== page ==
Think about it: boost your brain with creative summer activities, like museums, theatre, puzzles and play

Wollaston Heritage Centre Coe Hill

The Wollaston Heritage Centre museum in Coe Hill is open Fridays, Saturdays and Sundays through summer 2017.

School may be out, but summer is still a great time for learning and boosting your brain fitness.

Building brain health is important for people of all ages. According to the Alzheimer Society of Ontario, keeping an active mind can help reduce the risk of dementia.

Here are ideas to help people of all ages keep their brains engaged this summer:

  • Get creative — Whether it’s painting, pottery or carpentry, making something helps to  build cognitive and motor skills by interpreting instructions, making decisions and mastering tools
  • Hold a music night — Learning to play a musical instrument helps people of all ages build memory and spatial awareness
  • Include theatre, museums and galleries in your summer plans to engage the creative side of your brain
  • Relax with puzzles, brain-teasers, chess, card games or a good book to de-stress while keeping your brain active
  • Get outside and play — Physical activity is important at every age, but for older adults in particular, it can reduce risks associated with dementia. Plus, exercise will help you sleep well, which also contributes to brain health.


  • The Ontario Brain Institute is a provincially funded, not-for-profit research centre seeking to maximize the impact of neuroscience and establish Ontario as a world leader in brain research, commercialization and care. The institute builds partnerships among researchers, clinicians, industry, patients and their advocates to foster discovery and deliver innovative products and services that improve the lives of people living with brain disorders.
  • According to the Ontario Neurodegenerative Disease Research Initiative (ONDRI), dementia is the most common brain-related cause of decline among seniors.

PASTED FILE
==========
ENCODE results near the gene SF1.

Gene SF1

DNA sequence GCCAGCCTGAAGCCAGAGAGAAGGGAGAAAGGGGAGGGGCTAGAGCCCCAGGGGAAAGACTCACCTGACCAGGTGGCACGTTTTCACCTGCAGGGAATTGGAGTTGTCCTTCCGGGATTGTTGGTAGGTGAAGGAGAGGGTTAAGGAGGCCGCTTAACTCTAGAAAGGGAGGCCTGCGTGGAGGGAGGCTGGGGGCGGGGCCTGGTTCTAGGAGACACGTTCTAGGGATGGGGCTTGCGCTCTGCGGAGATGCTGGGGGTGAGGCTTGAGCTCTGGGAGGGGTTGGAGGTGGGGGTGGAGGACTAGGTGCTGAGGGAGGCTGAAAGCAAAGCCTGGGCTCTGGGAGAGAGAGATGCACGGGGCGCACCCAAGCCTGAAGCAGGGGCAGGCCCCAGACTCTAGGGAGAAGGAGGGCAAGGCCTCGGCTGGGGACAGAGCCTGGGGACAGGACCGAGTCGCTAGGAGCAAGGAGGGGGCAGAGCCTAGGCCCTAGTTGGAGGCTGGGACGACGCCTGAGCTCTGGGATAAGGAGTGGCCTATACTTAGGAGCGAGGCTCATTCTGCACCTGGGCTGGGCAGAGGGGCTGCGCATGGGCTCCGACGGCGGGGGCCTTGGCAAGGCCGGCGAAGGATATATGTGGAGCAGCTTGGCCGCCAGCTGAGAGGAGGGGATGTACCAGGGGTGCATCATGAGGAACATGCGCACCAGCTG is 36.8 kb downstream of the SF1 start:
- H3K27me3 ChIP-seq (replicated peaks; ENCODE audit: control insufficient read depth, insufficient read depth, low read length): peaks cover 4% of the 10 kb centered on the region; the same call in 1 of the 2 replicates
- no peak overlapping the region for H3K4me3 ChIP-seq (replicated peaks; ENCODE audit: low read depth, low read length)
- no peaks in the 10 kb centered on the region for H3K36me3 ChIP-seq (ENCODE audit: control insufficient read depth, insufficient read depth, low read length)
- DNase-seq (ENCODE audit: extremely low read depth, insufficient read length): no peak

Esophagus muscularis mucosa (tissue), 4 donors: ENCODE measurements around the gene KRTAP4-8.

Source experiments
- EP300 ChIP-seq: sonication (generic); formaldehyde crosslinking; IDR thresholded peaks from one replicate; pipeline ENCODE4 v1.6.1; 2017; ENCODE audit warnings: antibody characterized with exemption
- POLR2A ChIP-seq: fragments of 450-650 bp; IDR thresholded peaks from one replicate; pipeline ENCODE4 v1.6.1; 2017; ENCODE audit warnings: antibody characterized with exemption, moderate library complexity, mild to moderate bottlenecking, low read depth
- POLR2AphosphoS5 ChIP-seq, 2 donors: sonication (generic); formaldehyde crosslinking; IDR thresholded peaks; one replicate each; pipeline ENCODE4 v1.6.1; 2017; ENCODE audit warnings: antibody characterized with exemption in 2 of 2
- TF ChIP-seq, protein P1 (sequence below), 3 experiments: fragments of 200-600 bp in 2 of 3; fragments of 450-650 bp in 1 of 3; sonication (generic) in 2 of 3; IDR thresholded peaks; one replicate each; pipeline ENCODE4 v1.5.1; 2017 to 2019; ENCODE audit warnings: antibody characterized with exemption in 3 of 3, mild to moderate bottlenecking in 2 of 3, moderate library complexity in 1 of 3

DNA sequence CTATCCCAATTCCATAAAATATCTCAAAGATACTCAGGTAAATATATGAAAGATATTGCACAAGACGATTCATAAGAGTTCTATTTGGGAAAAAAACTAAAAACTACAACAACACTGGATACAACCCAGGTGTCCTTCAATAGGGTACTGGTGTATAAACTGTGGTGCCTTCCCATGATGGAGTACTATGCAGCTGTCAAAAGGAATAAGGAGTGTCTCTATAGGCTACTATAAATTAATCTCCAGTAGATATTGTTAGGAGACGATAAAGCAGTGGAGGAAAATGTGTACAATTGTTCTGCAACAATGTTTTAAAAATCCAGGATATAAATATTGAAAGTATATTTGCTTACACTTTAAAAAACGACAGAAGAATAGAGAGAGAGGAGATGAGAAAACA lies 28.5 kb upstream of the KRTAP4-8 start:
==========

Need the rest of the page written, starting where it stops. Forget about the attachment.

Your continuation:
• ONDRI is a research program being carried out in partnership with the Ontario Brain Institute. It involves more than 50 Ontario researchers and clinicians, 13 clinical sites, and 600 participants.
  • Since 2003, Ontario committed more than $2.37 billion to life science research projects, to foster new discoveries, improve lives and support new treatments, companies and jobs.


Bancroft OPP took 106 calls for service Aug. 7 to Aug. 13, 2017; 14 criminal charges laid

By Bancroft OPP

During the week of the 07 of August 2017 through to the 13 of August 2017, officers with the Bancroft Detachment of the Ontario Provincial Police (OPP) responded to one hundred and six (106) calls for service.

opp logoThese investigations included an animal complaint, five (5) assaults, two (2) attempt or threat of suicide, break and enter, bail violations, two (2) disturb the peace, two (2) domestic disputes, three (3) drug offences, three (3) family disputes, fraud, two (2) liquor license act, three (3) marine, two (2) mental health act, mischief, two (2) missing persons, missing person located, four (4) neighbour disputes, two (2) noise complaints, seven (7) 911 calls – non emergency, thirteen (13) police assistance, two (2) prevent breach of peace, suspicious person, three (3) thefts, two (2) threats, twelve (12) traffic complaints, three (3) traffic enforcements, trespass by night, trespass to property act, unwanted person, warrants, weapons and other police related calls for service.

Fourteen (14) criminal charges were laid as a result of the drug offence, bail violation, disturb the peace, and two (2) domestic assaults investigations.

Officers also conducted seven (7) R.I.D.E. programs throughout the detachment area to check on driver’s sobriety and responded to eleven (11) motor vehicle collisions (MVC) where four (4) were involved in striking deer.